Cook et al,3 Heckman et al,6 and Leung et al7 reported faster radiographic and clinical healing in those patients treated with active LIPUS. Cook et al3 specifically focused on the effects of the active versus placebo LIPUS treatments on smokers and nonsmokers. Cook et al3 showed reductions in time to clinical and radiographic healing in nonsmokers treated with LIPUS (84 and 96 days, respectively) versus the placebo control (96 and 129 days, respectively). They also found differences in the time to clinical and radiographic healing in smokers treated with LIPUS (103 and 96 days, respectively) versus the placebo control (175 and 125 days, respectively). The differences in time to healing reported in each of the studies3,6,7 were statistically significant.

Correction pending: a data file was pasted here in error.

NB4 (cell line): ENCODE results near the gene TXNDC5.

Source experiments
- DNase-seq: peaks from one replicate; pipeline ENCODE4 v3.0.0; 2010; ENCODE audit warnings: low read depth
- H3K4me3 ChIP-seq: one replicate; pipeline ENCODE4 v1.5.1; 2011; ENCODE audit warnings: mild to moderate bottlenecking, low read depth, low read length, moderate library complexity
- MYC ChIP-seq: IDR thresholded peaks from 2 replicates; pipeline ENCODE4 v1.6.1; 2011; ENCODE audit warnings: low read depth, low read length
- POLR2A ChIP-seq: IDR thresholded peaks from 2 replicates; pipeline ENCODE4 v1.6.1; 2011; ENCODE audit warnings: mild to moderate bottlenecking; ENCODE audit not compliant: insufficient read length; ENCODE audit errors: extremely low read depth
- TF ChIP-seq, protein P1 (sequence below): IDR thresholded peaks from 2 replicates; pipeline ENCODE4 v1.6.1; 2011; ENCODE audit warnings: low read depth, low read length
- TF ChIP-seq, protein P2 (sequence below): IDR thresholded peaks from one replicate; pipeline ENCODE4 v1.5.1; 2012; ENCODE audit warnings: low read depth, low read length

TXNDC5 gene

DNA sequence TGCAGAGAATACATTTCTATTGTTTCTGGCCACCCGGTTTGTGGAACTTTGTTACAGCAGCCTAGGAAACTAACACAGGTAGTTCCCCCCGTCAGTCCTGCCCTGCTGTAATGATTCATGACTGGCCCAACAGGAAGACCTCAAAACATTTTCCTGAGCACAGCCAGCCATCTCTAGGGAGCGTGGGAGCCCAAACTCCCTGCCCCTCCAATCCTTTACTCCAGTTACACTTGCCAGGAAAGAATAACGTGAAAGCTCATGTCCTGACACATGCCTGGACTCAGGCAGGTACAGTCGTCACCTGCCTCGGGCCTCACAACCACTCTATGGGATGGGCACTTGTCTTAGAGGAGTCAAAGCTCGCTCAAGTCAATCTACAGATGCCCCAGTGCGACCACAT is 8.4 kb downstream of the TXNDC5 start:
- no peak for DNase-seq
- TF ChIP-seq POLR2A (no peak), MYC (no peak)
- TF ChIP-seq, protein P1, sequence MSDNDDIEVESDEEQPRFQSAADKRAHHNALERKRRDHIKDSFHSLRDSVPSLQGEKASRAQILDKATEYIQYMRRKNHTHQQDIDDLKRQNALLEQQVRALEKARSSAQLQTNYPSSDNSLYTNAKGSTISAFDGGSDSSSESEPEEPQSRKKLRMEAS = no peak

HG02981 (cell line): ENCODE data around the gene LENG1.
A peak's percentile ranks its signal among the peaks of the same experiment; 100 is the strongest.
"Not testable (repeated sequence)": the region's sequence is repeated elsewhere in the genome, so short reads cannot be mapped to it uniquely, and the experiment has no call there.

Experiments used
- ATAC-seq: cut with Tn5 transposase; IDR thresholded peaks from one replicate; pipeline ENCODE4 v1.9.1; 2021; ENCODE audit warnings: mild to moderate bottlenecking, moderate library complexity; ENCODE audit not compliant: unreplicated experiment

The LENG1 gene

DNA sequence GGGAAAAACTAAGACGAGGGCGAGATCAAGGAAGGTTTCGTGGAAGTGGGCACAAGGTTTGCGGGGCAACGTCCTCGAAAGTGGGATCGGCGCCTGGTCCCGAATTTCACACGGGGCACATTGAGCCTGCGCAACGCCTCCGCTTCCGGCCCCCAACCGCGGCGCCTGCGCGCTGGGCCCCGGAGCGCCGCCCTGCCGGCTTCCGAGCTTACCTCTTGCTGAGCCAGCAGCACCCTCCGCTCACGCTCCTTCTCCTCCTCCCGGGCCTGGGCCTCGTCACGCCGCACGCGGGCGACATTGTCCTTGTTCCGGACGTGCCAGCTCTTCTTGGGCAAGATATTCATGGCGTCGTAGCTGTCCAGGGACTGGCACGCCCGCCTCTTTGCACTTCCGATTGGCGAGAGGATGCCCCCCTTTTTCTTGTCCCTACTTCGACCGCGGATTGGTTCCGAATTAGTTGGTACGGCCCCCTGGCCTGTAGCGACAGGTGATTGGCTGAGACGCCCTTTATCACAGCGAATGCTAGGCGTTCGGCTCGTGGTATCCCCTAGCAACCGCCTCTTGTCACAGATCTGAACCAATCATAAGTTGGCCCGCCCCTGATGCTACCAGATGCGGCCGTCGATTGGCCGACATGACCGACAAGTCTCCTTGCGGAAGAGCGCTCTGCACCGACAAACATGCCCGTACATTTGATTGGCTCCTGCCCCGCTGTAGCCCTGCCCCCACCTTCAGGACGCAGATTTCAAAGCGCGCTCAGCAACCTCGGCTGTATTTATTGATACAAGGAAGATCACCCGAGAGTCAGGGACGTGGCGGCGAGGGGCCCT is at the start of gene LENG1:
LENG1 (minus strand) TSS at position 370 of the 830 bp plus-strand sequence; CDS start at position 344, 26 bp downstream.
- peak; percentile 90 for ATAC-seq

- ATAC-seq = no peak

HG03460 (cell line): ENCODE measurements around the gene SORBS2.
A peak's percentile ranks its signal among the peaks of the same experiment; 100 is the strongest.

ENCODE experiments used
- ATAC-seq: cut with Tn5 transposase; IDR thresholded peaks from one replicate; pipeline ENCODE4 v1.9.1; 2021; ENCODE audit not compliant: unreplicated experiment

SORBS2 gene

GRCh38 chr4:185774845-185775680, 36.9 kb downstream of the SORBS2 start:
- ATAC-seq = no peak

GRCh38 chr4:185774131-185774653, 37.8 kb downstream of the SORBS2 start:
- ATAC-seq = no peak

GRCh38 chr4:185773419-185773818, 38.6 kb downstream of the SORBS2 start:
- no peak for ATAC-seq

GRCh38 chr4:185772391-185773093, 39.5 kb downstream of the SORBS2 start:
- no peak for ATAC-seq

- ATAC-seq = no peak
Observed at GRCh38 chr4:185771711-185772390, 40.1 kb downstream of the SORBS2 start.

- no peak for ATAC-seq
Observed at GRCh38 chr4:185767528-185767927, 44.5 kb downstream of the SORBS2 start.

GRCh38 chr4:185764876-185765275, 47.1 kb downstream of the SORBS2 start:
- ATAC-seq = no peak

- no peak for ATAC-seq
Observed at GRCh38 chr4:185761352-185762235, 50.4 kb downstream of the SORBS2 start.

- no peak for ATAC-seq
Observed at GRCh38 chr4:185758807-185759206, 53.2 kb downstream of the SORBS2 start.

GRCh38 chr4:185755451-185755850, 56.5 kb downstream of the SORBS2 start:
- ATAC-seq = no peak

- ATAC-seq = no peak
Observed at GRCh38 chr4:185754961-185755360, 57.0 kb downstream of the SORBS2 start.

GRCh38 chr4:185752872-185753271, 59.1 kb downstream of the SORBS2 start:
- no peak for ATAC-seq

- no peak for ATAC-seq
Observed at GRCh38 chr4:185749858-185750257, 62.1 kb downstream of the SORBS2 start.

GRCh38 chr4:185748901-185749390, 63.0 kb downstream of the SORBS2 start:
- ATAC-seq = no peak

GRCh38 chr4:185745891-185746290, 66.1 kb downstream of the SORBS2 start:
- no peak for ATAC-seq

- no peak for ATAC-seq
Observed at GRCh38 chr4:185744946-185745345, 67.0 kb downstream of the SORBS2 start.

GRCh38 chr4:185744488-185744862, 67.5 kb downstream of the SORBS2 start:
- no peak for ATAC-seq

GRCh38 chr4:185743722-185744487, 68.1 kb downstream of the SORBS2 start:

Three groups9,15,16 compared active treatments of PEMF with placebo treatments of PEMF; however, treatment settings in each study were different. Barker et al9 used active machines producing a 1- to 5-mT peak, 5-millisecond burst waveform repeated at 15 Hz for 12 to 16 hours a day. Sharrard’s15 signal consisted of bursts of 20 individual pulses of a quasi-rectangular form followed by a sharper reverse form, with the bursts repeated at 15 Hz for 12 hours a day. Finally, Simonis et al16 used a peak current of 6 A at 150 V with the duration of the generated pulse set at 3 milliseconds in intervals of 40 milliseconds for 14 hours a day. Variations in treatment settings and the energy delivered to the tissues may have led to differences in outcomes. We were unable to locate studies comparing PEMF settings.